“With this new law I can see them doing that much sooner because there is definitely no added advantage here apart form the fact that the corporate tax is low. 

“Hong Kong’s advantage was being eroded with or without the new national security legislation coming in, but with this new legislation coming in the demise of Hong Kong will accelerate.

“It will never be the same again. There is every chance that Hong Kong can serve some purpose, but it will never be the Hong Kong that we knew a year ago.”

Despite the fact Singapore has been a major beneficiary of Hong Kong’s faltering status as financial centre, Taylor does not see it as a viable replacement from the Chinese perspective

Taylor instead points to the London Stock Exchange as a likely destination for future mainland Chinese IPO’s, particularly given recent barriers put in place by the Trump administration and US bourses.

“Singapore is out of the question. It’s always been too small in terms of funds raised and in terms of daily trading and liquidity.  

“Plus there’s too much government intervention to prevent volatility – so no big companies want to list there. 

“Hong Kong has to value-add to China. As it stands we have the stock market, which has been the biggest IPO market in the world for the last five or six years in terms of funds raised.

“China does need the forex, but that’s exactly what can be substituted. All China needs is a platform to get forex for their companies. 

“The London Stock Exhange would be ideal – my view is that eventually the LSX will takeover Hong Kong.”

The Economist also recently asked if Hong Kong could remain a global financial centre following the launch of NatSec, pointing out that its Anglosphere rule of law system, world-class independent regulators and free speech protections made it a bastion of trust for international investors.

These “squeaky-clean credentials” essentially give China access to the inner sanctum of the West’s financial systems via Hong Kong. The trust that Hong Kong enjoys from even the US Federal Reserve has also helped to make it the main offshore dollar funding centre in the Asia Pacific.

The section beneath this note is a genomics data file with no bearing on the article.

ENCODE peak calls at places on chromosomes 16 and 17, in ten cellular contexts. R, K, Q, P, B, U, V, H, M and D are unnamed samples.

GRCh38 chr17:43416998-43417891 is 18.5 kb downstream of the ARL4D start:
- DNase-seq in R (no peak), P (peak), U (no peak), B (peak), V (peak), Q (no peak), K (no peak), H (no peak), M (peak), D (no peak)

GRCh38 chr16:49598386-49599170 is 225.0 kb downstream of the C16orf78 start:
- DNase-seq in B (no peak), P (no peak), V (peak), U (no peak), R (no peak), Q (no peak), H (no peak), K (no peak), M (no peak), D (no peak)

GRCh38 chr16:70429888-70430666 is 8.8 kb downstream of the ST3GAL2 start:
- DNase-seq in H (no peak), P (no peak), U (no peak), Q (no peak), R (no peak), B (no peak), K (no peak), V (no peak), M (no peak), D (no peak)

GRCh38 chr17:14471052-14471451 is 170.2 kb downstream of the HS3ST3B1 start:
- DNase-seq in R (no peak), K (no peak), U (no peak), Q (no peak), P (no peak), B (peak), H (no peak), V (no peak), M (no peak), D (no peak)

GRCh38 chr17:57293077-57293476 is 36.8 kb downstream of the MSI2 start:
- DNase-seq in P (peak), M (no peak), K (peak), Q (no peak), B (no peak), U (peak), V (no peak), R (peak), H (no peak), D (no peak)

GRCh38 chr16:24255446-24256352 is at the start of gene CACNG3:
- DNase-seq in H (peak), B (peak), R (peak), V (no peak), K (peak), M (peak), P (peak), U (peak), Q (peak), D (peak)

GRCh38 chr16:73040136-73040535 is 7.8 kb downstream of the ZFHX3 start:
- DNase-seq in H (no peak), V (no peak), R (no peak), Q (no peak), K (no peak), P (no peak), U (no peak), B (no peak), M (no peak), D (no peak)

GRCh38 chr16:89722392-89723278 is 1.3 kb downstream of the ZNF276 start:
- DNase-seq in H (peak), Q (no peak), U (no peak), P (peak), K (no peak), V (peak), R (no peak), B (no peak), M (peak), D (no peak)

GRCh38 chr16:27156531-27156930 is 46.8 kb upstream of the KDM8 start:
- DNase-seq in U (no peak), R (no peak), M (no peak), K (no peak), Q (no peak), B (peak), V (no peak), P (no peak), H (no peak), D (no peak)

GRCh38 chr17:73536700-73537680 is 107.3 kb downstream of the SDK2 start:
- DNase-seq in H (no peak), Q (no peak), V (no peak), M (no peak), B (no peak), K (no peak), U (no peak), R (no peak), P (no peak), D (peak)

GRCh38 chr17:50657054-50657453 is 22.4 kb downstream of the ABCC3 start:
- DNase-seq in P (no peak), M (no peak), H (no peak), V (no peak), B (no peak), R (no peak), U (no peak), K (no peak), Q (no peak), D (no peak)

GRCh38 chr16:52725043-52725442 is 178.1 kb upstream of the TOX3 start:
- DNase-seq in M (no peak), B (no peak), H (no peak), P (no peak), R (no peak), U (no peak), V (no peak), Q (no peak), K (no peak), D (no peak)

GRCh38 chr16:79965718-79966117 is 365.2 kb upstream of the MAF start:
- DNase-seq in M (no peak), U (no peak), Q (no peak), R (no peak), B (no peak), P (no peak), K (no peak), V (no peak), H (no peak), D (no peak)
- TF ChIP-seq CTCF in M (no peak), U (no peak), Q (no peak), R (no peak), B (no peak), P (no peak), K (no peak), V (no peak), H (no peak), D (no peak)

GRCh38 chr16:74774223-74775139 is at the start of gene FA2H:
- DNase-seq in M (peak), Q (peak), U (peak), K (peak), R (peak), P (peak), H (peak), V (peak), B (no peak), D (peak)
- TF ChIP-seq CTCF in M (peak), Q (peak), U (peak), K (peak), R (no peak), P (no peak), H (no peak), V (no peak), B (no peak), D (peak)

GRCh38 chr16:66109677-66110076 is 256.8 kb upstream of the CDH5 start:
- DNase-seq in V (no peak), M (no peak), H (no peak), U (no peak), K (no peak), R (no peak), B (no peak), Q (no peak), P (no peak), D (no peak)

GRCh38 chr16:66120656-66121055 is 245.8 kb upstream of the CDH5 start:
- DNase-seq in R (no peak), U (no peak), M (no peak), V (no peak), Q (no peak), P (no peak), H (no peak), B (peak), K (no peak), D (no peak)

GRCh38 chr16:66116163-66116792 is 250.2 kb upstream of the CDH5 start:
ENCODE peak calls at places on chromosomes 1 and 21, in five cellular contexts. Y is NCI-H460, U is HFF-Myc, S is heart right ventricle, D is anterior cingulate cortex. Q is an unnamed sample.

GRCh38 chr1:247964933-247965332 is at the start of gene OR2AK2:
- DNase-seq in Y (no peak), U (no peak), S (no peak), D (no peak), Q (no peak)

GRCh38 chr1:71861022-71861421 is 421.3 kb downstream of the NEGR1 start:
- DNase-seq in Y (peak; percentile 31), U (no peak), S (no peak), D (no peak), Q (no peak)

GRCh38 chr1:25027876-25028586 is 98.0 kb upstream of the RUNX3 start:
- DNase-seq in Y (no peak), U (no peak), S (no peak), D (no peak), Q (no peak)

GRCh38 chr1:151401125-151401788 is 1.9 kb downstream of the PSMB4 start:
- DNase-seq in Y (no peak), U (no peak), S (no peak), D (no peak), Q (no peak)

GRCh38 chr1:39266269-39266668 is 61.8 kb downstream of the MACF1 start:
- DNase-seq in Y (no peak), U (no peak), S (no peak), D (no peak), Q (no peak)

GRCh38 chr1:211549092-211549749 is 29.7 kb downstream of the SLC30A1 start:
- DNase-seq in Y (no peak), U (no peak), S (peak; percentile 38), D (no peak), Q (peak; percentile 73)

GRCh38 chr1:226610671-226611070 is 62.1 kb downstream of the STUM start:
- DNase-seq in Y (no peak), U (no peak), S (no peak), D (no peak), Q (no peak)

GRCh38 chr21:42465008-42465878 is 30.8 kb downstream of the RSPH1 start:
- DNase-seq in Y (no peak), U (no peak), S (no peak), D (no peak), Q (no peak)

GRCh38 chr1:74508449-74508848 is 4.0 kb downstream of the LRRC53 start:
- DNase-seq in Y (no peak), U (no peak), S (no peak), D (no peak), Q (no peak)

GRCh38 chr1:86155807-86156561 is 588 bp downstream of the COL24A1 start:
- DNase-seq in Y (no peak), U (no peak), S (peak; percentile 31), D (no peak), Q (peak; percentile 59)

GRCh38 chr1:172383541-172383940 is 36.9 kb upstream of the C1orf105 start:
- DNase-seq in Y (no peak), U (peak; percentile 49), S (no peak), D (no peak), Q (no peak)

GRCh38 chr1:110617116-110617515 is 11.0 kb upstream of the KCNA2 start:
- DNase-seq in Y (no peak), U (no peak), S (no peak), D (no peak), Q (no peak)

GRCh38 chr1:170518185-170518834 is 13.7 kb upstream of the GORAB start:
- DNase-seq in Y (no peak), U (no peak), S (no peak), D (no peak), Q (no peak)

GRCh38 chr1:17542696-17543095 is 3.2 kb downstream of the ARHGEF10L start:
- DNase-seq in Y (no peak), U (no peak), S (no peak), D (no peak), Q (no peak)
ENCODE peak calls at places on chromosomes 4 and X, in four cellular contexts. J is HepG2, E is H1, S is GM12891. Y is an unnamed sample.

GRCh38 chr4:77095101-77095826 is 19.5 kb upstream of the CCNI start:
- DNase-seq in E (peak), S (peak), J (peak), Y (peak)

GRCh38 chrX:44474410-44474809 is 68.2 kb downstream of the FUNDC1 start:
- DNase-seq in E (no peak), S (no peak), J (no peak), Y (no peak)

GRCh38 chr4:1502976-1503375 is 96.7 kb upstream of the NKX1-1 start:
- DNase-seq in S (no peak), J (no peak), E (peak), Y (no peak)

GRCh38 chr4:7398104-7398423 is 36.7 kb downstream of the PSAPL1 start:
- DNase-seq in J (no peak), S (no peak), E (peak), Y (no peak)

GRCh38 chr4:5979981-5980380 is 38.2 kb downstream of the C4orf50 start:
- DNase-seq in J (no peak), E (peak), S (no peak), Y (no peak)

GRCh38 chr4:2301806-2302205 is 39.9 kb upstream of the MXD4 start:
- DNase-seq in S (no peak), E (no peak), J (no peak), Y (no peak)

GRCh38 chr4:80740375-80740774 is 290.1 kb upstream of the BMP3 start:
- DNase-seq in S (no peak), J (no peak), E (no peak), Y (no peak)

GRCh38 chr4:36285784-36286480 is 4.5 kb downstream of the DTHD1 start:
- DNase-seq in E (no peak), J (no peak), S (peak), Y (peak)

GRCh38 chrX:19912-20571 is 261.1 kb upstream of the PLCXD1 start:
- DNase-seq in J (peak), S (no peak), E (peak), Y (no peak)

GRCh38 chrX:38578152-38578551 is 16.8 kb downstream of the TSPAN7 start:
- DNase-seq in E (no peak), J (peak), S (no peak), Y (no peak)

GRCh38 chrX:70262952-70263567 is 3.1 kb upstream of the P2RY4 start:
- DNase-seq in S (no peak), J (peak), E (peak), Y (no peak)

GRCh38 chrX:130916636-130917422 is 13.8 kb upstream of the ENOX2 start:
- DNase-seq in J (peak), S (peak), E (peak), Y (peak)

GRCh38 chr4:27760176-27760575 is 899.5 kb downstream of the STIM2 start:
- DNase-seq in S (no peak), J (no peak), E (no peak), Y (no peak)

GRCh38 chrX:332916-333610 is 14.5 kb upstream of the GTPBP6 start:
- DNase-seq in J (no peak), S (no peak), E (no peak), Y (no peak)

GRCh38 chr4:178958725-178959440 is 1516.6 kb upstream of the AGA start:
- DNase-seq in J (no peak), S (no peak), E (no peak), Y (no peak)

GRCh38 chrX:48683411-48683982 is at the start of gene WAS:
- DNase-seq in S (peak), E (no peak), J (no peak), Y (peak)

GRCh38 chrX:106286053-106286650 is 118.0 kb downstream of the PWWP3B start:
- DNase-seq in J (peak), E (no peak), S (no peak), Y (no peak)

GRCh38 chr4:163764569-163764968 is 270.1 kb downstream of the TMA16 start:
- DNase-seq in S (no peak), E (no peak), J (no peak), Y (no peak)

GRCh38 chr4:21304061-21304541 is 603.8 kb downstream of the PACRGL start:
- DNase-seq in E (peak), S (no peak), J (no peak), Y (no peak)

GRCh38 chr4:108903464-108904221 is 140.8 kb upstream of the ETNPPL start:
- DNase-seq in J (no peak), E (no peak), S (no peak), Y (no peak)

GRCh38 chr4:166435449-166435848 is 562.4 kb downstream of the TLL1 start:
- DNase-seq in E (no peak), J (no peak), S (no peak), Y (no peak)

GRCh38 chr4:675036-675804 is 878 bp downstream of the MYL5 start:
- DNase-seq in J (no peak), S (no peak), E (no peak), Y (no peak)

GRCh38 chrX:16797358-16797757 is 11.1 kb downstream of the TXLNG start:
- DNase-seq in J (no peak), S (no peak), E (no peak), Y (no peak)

While Shanghai’s market capitalisation rivals that of Hong Kong’s, global investors are still leery of mainland China’s disclosure standards, capital controls, and the potential for state intervention.

As a consequence the Economist sees NatSec as having a corrosive effect on Hong Kong’s standing as an international financial centre due to the erosion of trust.

“The most likely scenario is that Hong Kong’s institutions face gradual decay and that it drifts away from being a globalised financial centre towards one that is more mainland Chinese,” it said. “China would be left with more control over a less effective capital market, raising the cost of capital for its firms.”

These concerns have already prompted many wealthy investors from mainland China to consider withdrawal from Hong Kong, according to a report from the South China Morning Post.

“In the past, we thought it would be safe to invest our wealth in Hong Kong properties and to deposit it in Hong Kong banks no matter how the domestic market and policies changed for private businesses like ours,” said Liu Anliang, an investor from Guangdong province.

“Now we are starting to have doubts.”